Return to search

Structure elucidation and biosynthetic investigations of marine cyanobacterial secondary metabolites

This thesis details my investigations of marine cyanobacterial natural
products that resulted in the discovery of thirteen new secondary metabolites, the
isolation of over fifteen previously reported metabolites and the biosynthetic
investigation of two additional cyanobacterial compounds.
Two novel lipopeptides were identified from a Lyngbya majuscula and
Schizothrix sp. assemblage collected in the Fiji Islands. Somamide A is a
depsipeptide consisting of a hexanoate moiety extended by seven amino acids,
including two nonstandard units characteristic of cyanobacterial peptides. In
contrast, somocystinamide A is a unique linear disulfide dimer displaying potent
cytotoxicity against a mammalian neuroblastoma cell line.
The organic extract from a Puerto Rican L. majuscula proved remarkably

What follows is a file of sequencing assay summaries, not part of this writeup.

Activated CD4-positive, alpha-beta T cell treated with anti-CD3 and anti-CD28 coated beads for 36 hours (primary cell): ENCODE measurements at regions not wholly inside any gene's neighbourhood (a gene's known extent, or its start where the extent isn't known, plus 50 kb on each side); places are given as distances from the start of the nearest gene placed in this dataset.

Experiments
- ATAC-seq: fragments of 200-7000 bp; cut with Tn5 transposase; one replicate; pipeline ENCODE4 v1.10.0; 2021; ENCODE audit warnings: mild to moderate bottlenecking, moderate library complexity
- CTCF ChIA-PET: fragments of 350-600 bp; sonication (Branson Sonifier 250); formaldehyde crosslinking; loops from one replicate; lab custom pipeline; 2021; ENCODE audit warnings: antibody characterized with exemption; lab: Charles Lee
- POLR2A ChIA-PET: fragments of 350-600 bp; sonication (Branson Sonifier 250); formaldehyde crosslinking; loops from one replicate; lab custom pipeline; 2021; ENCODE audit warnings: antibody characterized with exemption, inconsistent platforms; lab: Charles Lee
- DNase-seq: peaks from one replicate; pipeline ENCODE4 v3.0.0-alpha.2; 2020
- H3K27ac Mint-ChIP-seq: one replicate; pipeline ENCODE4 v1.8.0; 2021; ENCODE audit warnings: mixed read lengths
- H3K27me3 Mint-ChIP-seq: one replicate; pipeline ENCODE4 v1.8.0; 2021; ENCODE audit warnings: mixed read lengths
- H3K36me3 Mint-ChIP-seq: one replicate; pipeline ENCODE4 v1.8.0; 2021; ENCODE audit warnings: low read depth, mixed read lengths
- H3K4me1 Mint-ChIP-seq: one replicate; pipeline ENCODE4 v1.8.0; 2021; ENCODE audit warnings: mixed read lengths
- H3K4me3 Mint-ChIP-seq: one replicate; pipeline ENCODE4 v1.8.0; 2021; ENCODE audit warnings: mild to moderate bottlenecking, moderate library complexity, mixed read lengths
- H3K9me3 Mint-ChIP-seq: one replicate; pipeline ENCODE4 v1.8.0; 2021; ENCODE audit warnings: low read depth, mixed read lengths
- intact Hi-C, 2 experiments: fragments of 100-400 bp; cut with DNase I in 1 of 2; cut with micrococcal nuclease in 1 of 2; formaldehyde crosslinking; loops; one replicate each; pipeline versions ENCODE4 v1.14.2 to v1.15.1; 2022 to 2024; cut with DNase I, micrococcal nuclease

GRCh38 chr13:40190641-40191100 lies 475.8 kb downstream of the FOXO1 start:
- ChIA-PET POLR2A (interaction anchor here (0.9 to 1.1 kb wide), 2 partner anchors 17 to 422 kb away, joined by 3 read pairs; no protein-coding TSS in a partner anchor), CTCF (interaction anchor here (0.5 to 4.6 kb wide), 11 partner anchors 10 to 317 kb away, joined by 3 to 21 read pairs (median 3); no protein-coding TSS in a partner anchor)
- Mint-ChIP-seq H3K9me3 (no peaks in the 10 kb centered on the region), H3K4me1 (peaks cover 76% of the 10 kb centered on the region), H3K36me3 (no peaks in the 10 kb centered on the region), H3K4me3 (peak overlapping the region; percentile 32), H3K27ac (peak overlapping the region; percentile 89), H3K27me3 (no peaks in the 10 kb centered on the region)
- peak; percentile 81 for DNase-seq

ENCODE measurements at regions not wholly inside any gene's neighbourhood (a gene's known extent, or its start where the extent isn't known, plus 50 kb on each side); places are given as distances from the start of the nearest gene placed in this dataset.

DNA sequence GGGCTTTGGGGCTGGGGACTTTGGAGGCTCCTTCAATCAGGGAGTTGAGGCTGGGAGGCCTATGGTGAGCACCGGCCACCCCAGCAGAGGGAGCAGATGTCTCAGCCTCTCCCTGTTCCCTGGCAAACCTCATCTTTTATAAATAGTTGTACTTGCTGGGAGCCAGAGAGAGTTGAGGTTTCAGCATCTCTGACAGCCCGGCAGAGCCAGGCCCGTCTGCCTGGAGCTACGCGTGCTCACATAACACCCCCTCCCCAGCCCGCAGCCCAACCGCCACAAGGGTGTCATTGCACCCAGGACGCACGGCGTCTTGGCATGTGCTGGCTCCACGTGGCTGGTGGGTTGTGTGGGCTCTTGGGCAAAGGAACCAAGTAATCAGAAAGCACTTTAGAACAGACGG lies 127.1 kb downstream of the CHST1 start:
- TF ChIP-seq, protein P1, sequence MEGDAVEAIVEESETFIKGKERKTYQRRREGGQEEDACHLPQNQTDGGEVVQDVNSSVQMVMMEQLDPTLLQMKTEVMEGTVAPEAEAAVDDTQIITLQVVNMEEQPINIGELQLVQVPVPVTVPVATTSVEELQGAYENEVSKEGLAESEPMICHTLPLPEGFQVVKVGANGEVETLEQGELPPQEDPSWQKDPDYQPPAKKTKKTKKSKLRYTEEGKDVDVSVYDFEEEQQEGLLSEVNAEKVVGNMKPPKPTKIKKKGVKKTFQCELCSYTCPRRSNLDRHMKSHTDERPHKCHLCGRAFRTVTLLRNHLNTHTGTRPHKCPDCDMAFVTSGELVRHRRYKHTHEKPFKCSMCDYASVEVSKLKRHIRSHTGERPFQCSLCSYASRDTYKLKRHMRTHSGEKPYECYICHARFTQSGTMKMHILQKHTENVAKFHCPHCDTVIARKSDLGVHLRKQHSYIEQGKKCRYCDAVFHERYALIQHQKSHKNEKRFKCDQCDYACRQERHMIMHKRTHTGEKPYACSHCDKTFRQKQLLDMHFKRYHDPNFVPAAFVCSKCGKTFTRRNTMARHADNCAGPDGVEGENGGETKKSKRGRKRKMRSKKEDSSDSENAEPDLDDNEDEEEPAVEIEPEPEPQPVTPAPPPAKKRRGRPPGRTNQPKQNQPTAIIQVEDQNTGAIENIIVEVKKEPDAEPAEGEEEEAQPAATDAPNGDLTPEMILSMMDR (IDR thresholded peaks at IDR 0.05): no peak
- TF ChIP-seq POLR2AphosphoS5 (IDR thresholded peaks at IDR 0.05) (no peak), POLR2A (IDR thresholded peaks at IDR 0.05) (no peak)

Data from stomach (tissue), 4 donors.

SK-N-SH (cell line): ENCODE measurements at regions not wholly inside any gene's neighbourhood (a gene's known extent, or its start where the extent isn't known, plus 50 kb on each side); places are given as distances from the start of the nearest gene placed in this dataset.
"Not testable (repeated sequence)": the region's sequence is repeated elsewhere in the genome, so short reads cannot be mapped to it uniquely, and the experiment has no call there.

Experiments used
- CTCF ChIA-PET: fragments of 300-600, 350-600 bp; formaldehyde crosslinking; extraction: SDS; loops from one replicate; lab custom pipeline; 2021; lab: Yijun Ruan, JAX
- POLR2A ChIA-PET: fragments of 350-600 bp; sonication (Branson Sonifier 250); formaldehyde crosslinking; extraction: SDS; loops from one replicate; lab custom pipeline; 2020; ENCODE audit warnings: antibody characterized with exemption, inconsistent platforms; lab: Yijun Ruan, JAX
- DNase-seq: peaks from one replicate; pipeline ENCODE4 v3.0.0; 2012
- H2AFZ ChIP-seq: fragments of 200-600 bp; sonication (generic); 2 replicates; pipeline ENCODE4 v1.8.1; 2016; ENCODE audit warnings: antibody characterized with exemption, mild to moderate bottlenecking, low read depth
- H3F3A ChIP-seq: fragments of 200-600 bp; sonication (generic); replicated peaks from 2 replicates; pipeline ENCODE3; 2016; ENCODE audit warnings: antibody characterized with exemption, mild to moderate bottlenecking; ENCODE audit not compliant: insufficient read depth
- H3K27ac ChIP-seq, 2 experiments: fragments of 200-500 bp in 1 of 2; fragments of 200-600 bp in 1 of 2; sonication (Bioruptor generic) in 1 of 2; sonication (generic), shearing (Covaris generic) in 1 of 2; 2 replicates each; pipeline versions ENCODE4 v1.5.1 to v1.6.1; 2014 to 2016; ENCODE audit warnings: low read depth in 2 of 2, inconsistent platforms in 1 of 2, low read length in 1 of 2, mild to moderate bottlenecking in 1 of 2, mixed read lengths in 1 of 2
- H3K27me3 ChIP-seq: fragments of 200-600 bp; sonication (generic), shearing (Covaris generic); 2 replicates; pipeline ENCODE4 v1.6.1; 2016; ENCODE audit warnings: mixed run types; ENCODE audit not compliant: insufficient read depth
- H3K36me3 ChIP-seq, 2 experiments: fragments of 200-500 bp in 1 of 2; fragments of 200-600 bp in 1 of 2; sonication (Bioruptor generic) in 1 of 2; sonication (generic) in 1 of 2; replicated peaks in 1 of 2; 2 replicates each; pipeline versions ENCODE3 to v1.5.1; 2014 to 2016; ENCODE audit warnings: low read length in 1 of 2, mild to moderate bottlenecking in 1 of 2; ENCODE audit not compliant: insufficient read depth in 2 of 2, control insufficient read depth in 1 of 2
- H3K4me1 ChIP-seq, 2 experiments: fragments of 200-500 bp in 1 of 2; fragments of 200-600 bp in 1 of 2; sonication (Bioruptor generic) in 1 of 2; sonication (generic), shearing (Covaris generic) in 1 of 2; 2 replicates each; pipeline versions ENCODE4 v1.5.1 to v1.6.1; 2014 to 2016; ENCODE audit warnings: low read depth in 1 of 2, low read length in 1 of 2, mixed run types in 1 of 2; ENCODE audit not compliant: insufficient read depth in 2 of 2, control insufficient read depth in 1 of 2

rich in chemistry, producing twelve known compounds as well as four new
secondary metabolites. Among these new isolates were the novel sodium channel
blocker antillatoxin B, a new chlorinated quinoline derivative and the new ��-pyrone
malyngamide T.
A collection of L. majuscula from Antany Mora, Madagascar, led to the
isolation of the previously reported antineoplastic agent dolastatin 16 and the
discovery of a new series of lipopeptides, the antanapeptins. These new
molecules are characterized by the presence of the unique ��-hydroxy acid 3-hydroxy-2-methyloctynoate, or its reduced double- or single-bond equivalent.
Wewakazole is a novel cyclic dodecapeptide isolated from a Papua New
Guinea collection of L. majuscula. This large molecule contains both a
methyloxazole and two oxazoles, residues rarely observed in marine
cyanobacterial metabolites. Extensive utilization of 1D and 2D NMR techniques
were required to elucidate the structure of this distinctive peptide.
Biosynthetic investigations of two halogenated cytotoxins were also
conducted on a cultured L. majuscula strain originally isolated from Hector Bay,
Jamaica. Stable isotope feeding experiments demonstrated that both jamaicamide
A and hectochlorin derive from mixed PKS and NRPS biosynthetic origins but are
comprised of primary precursors unique to each molecule. / Graduation date: 2003
Date06 August 2002
CreatorsNogle, Lisa Marie
ContributorsGerwick, William H.
Source SetsOregon State University
Detected LanguageEnglish

Page generated in 0.0061 seconds